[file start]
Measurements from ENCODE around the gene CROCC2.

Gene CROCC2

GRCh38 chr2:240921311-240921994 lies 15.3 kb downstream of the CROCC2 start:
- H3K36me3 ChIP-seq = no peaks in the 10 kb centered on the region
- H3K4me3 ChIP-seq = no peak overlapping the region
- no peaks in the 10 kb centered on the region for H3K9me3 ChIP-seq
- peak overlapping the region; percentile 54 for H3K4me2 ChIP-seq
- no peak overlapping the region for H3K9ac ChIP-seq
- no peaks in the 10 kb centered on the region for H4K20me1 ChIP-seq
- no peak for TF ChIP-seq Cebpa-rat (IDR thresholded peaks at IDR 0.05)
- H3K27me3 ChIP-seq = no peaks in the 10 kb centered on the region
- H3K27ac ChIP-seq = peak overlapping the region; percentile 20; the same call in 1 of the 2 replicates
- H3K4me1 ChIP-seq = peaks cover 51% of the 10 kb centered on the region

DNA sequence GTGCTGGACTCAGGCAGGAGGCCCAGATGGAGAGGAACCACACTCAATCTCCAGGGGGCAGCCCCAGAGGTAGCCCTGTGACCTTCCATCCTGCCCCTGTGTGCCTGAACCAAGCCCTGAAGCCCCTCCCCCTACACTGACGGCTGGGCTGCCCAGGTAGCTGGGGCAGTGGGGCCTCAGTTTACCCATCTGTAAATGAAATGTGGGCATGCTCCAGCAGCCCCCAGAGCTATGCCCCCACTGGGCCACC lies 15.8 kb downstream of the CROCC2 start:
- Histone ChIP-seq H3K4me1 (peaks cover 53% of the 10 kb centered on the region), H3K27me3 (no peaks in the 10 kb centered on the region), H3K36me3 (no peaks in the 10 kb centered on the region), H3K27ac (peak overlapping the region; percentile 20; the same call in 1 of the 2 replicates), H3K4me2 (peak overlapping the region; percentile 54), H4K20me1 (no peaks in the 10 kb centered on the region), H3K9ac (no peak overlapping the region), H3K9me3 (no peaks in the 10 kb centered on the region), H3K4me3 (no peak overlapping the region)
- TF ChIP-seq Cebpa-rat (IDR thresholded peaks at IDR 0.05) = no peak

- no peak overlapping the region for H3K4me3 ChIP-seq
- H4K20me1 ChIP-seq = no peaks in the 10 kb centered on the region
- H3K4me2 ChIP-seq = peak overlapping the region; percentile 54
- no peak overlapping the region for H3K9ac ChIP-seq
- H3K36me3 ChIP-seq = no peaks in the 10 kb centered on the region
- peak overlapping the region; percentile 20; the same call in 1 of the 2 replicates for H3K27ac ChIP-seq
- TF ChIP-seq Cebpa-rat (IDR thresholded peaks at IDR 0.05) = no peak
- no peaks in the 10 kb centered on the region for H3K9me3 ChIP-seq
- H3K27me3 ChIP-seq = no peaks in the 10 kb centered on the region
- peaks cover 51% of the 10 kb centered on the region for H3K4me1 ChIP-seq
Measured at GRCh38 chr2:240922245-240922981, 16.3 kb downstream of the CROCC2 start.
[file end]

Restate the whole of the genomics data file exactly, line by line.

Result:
Measurements from ENCODE around the gene CROCC2.

Gene CROCC2

GRCh38 chr2:240921311-240921994 lies 15.3 kb downstream of the CROCC2 start:
- H3K36me3 ChIP-seq = no peaks in the 10 kb centered on the region
- H3K4me3 ChIP-seq = no peak overlapping the region
- no peaks in the 10 kb centered on the region for H3K9me3 ChIP-seq
- peak overlapping the region; percentile 54 for H3K4me2 ChIP-seq
- no peak overlapping the region for H3K9ac ChIP-seq
- no peaks in the 10 kb centered on the region for H4K20me1 ChIP-seq
- no peak for TF ChIP-seq Cebpa-rat (IDR thresholded peaks at IDR 0.05)
- H3K27me3 ChIP-seq = no peaks in the 10 kb centered on the region
- H3K27ac ChIP-seq = peak overlapping the region; percentile 20; the same call in 1 of the 2 replicates
- H3K4me1 ChIP-seq = peaks cover 51% of the 10 kb centered on the region

DNA sequence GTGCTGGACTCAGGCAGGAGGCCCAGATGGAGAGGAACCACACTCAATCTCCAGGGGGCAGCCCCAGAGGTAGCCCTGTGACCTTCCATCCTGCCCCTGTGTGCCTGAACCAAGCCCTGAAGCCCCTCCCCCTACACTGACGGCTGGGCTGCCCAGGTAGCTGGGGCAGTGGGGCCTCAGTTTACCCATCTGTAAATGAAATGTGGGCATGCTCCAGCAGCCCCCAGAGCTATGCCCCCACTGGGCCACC lies 15.8 kb downstream of the CROCC2 start:
- Histone ChIP-seq H3K4me1 (peaks cover 53% of the 10 kb centered on the region), H3K27me3 (no peaks in the 10 kb centered on the region), H3K36me3 (no peaks in the 10 kb centered on the region), H3K27ac (peak overlapping the region; percentile 20; the same call in 1 of the 2 replicates), H3K4me2 (peak overlapping the region; percentile 54), H4K20me1 (no peaks in the 10 kb centered on the region), H3K9ac (no peak overlapping the region), H3K9me3 (no peaks in the 10 kb centered on the region), H3K4me3 (no peak overlapping the region)
- TF ChIP-seq Cebpa-rat (IDR thresholded peaks at IDR 0.05) = no peak

- no peak overlapping the region for H3K4me3 ChIP-seq
- H4K20me1 ChIP-seq = no peaks in the 10 kb centered on the region
- H3K4me2 ChIP-seq = peak overlapping the region; percentile 54
- no peak overlapping the region for H3K9ac ChIP-seq
- H3K36me3 ChIP-seq = no peaks in the 10 kb centered on the region
- peak overlapping the region; percentile 20; the same call in 1 of the 2 replicates for H3K27ac ChIP-seq
- TF ChIP-seq Cebpa-rat (IDR thresholded peaks at IDR 0.05) = no peak
- no peaks in the 10 kb centered on the region for H3K9me3 ChIP-seq
- H3K27me3 ChIP-seq = no peaks in the 10 kb centered on the region
- peaks cover 51% of the 10 kb centered on the region for H3K4me1 ChIP-seq
Measured at GRCh38 chr2:240922245-240922981, 16.3 kb downstream of the CROCC2 start.